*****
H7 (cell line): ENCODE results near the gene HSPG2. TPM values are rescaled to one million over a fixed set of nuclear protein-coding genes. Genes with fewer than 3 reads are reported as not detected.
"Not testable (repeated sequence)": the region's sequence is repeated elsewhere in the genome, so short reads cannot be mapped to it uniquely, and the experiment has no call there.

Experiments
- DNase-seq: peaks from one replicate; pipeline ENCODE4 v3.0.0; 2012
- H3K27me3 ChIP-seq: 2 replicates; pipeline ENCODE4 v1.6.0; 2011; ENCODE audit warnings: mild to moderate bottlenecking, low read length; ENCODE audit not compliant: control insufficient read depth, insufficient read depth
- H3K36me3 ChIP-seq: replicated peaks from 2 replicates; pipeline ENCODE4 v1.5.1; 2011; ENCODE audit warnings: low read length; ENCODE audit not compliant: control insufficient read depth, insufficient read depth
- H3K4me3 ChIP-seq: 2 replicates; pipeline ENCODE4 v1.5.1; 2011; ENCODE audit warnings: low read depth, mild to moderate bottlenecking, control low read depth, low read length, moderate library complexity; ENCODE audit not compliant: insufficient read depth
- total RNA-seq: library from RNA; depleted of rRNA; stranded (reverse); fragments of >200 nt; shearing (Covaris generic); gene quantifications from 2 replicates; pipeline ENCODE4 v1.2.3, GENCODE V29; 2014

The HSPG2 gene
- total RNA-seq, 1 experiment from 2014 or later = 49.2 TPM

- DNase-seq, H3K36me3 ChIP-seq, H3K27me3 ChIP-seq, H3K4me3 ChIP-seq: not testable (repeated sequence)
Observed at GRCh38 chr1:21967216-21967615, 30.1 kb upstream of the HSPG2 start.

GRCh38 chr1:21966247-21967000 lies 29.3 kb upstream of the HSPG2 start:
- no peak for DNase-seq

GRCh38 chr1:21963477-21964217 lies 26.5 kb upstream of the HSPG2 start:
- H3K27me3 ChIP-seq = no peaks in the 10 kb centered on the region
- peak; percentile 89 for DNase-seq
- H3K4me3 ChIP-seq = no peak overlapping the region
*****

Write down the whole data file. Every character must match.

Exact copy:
H7 (cell line): ENCODE results near the gene HSPG2. TPM values are rescaled to one million over a fixed set of nuclear protein-coding genes. Genes with fewer than 3 reads are reported as not detected.
"Not testable (repeated sequence)": the region's sequence is repeated elsewhere in the genome, so short reads cannot be mapped to it uniquely, and the experiment has no call there.

Experiments
- DNase-seq: peaks from one replicate; pipeline ENCODE4 v3.0.0; 2012
- H3K27me3 ChIP-seq: 2 replicates; pipeline ENCODE4 v1.6.0; 2011; ENCODE audit warnings: mild to moderate bottlenecking, low read length; ENCODE audit not compliant: control insufficient read depth, insufficient read depth
- H3K36me3 ChIP-seq: replicated peaks from 2 replicates; pipeline ENCODE4 v1.5.1; 2011; ENCODE audit warnings: low read length; ENCODE audit not compliant: control insufficient read depth, insufficient read depth
- H3K4me3 ChIP-seq: 2 replicates; pipeline ENCODE4 v1.5.1; 2011; ENCODE audit warnings: low read depth, mild to moderate bottlenecking, control low read depth, low read length, moderate library complexity; ENCODE audit not compliant: insufficient read depth
- total RNA-seq: library from RNA; depleted of rRNA; stranded (reverse); fragments of >200 nt; shearing (Covaris generic); gene quantifications from 2 replicates; pipeline ENCODE4 v1.2.3, GENCODE V29; 2014

The HSPG2 gene
- total RNA-seq, 1 experiment from 2014 or later = 49.2 TPM

- DNase-seq, H3K36me3 ChIP-seq, H3K27me3 ChIP-seq, H3K4me3 ChIP-seq: not testable (repeated sequence)
Observed at GRCh38 chr1:21967216-21967615, 30.1 kb upstream of the HSPG2 start.

GRCh38 chr1:21966247-21967000 lies 29.3 kb upstream of the HSPG2 start:
- no peak for DNase-seq

GRCh38 chr1:21963477-21964217 lies 26.5 kb upstream of the HSPG2 start:
- H3K27me3 ChIP-seq = no peaks in the 10 kb centered on the region
- peak; percentile 89 for DNase-seq
- H3K4me3 ChIP-seq = no peak overlapping the region